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‘Rust’ Armorer Hannah Gutierrez-Reed’s Involuntary Manslaughter Trial Goes To Jury After Closing Arguments: “Negligent” & “Careless” Vs. “Convenient Scapegoat” – Update

UPDATED, 12:18 PM: “Justice for Halyna does not mean injustice for Hannah,” defense lawyer Jason Bowles told the jury Wednesday in Rust armorer Hannah Gutierrez-Reed’s involuntary manslaughter trial for the killing of cinematographer Halyna Hutchins on October 21, 2021.

Now that both the defense and prosecution closing statements have concluded, the case has just gone to the jury for deliberations. Read more about the prosecutors’ summary below.

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“It’s extremely important the government rule out every reasonable doubt because that is our standard in this country,” Albuquerque attorney Bowles told the Santa Fe courtroom in his closing argument. “Hannah is a scapegoat for all the management failures.”

RELATED: Alec Baldwin’s Involuntary Manslaughter Trial To Start In July; ‘Rust’ Actor/Producer Faces 18 Months Behind Bars If Found Guilty

Looking to poke holes in the prosecution’s case, Bowles added: “There’s reasonable doubt she had anything to do ultimately with Halyana Hutchins’ death. In this country we can’t decide and convict people on guesses. … it’s not sufficient.”

Charged with involuntary manslaughter and evidence tampering, Gutierrez-Reed faces up to three years in state prison if found guilty. The prosecution has claimed that the armorer was responsible for live rounds getting on the Rust set at Bonanza Creek Ranch. The defense has offered a number of theories on how those fatal rounds got there, including sabotage.

RELATED: Alec Baldwin Pleads Not Guilty To Renewed ‘Rust’ Involuntary Manslaughter Charges; Restrictions Placed On Actor’s Movements & Meetings

“They rushed to judgment on Ms. Gutierrez-Reed,” the attorney added as his client sat nearby watching Bowles intently. They want to lay the complete blame on her,” Bowles said of prosecutors, Alec Baldwin and other Rust producers, calling Gutierrez-Reed a “convenient scapegoat.”

“The government has to resolve all the reasonable doubt … or we cannot convict,” he added.

“OSHA didn’t buy it, OSHA said it was the higher-ups,” Bowles noted of the findings and fine on Rust producers by New Mexico’s Occupational Health and Safety Bureau in the aftermath of the tragedy, which the organization called “an accident, not as homicide.”

The lawyer’s entire presentation today was delivered in measured tones to the jury of seven women and five men in Judge Mary Marlowe Sommer’s Santa Fe courtroom.

Baldwin was constantly “going off-script,” Bowles said of indie Western star/producer and the legal notion of foreseeability for his client. “The buck stops with production. … As in any organization, it starts at the top.”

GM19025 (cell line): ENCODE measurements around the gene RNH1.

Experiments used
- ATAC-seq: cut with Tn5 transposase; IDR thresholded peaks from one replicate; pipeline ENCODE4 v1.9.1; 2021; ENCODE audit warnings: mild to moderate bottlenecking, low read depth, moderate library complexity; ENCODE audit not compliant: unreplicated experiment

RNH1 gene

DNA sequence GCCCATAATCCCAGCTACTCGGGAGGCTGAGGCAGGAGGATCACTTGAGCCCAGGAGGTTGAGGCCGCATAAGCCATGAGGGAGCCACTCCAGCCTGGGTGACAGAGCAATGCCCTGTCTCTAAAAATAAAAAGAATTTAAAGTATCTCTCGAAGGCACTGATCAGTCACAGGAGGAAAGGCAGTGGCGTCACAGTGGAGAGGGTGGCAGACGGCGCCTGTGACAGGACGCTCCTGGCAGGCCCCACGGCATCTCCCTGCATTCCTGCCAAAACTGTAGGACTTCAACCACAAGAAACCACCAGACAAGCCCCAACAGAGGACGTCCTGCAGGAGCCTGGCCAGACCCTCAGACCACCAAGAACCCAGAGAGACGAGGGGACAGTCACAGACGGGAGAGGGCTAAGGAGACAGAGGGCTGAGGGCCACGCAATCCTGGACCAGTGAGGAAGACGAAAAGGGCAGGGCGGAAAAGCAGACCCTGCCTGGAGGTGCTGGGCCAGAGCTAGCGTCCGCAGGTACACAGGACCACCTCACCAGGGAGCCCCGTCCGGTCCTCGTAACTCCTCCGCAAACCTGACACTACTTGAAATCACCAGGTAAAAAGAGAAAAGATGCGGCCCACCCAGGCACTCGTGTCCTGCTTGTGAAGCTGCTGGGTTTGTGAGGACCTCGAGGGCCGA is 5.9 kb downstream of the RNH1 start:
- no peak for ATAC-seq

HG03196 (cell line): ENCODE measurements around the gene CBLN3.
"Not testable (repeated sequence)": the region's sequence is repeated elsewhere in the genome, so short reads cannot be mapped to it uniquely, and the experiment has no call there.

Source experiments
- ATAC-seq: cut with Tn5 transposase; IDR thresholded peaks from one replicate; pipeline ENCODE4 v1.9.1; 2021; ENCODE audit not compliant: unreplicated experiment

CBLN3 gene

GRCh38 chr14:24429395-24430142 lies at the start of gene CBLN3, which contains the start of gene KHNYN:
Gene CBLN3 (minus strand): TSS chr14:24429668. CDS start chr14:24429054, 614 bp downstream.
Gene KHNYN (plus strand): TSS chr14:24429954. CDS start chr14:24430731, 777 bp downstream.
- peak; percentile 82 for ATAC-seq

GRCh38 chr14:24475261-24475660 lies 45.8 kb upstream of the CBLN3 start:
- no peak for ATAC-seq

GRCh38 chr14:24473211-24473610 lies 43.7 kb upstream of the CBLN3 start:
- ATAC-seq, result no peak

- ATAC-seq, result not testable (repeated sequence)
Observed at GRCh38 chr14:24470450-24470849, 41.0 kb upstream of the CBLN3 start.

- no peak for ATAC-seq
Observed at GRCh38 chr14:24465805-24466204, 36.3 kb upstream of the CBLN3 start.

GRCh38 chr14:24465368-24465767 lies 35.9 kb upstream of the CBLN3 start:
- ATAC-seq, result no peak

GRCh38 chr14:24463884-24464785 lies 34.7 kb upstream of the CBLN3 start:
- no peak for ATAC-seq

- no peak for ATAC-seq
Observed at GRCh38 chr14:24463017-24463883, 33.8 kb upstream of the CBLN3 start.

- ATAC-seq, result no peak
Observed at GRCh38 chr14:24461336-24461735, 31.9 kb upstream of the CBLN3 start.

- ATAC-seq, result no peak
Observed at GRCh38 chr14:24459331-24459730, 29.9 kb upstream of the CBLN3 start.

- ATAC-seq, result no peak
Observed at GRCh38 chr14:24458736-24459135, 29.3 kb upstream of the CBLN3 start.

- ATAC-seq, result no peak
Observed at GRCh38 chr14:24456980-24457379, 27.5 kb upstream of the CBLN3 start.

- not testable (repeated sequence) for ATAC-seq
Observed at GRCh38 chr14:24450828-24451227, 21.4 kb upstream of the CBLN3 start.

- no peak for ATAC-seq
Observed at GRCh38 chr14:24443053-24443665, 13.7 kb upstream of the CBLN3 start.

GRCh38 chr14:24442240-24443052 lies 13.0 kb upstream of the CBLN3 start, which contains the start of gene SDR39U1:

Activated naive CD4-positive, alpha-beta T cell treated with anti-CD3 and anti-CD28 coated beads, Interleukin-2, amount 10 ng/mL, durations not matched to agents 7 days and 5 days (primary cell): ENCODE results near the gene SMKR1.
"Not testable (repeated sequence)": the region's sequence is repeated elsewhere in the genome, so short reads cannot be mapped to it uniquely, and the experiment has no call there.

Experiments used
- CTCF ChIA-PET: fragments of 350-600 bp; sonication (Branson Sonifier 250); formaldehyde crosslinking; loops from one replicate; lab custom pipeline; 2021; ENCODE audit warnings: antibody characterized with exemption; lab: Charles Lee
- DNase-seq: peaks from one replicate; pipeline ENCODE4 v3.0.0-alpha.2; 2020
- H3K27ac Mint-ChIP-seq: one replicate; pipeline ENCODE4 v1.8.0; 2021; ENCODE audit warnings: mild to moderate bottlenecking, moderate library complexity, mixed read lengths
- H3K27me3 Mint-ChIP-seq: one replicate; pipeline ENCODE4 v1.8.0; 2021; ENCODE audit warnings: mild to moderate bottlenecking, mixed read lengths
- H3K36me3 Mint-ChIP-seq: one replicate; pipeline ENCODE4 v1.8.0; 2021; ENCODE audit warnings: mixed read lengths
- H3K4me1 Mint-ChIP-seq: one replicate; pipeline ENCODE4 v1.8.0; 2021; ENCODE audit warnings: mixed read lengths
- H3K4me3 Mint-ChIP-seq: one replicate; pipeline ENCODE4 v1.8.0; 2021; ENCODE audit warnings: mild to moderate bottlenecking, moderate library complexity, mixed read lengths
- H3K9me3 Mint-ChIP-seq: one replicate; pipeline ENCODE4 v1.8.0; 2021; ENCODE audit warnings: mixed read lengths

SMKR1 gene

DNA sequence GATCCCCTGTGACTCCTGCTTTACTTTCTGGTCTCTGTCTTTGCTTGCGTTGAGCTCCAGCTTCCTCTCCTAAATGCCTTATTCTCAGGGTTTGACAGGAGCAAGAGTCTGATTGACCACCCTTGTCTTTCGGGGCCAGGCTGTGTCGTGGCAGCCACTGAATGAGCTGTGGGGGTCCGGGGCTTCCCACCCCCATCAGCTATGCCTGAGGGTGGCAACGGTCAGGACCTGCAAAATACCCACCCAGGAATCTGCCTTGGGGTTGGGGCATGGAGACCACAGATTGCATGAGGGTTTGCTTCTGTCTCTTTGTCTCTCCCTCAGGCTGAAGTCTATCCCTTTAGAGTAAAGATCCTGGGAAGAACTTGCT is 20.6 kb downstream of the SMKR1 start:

After Bowles concluded his hourlong remarks, special prosecutor Kerri Morrissey responded by exclaiming Hannah Gutierrez-Reed “is not a scapegoat … not being treated as a scapegoat.”

“You have everything you need to convict her,” the curt and clearly irritated prosecutor told the jurors. “Her acts caused the death of Halyna Hutchins,” Morrissey later said.

In her response to Bowles’ closing argument, Morrissey refuted the argument that Baldwin going off script frequently and firing guns after cut was called on the troubled set was unforeseeable. Gutierrez-Reed “knew Baldwin was loose,” the prosecutor said, calling the actor a significant cause of the death of Halyna Hutchins.”

“It is her job to say to an A-List actor, if that’s what you want to call him, ‘Hey, you can’t behave that way with those firearms,’” Morrissey then added, in a very naïve notion of how movie sets work in reality.

In both her own closing argument and in her response, Morrissey made a point of telling the court that she was behind the recent indictment and recharging of Baldwin. The multi-Emmy winning actor’s own involuntary manslaughter trial is set to start on July 9.

PREVIOUSLY, 10:42 AM: Hannah Gutierrez-Reed had a “complete lack of understanding of her role of safety on this movie set,” prosecutors declared in their closing argument today in the Rust’s armorer’s involuntary manslaughter trial for the fatal October 21, 2021, shooting of cinematographer Halyna Hutchins.

“Her entire job is to be responsible for exactly that,” stressed special prosecutor Kerri Morrissey in a presentation full of grimy evidence as props and photos of guns on the New Mexico set of the indie Western starring and produced by Alec Baldwin.

“She was negligent, she was careless, she was thoughtless,” Morrissey added.

Asking the jury to “take a walk in the weeds with me,” Morrissey laid out in detail what she termed “a mountain of circumstantial evidence” that backs up the prosecution’s case that Gutierrez-Reed ultimately was responsible for live rounds getting on the Rust set. Dismissing the defense’s theory that ammunition supplier Seth Kenney was the source of the bullets that killed Hutchins and wounded director Joel Souza as “dishonest,” the special prosecutor later said that any sabotage notions were “absolutely nonsense.”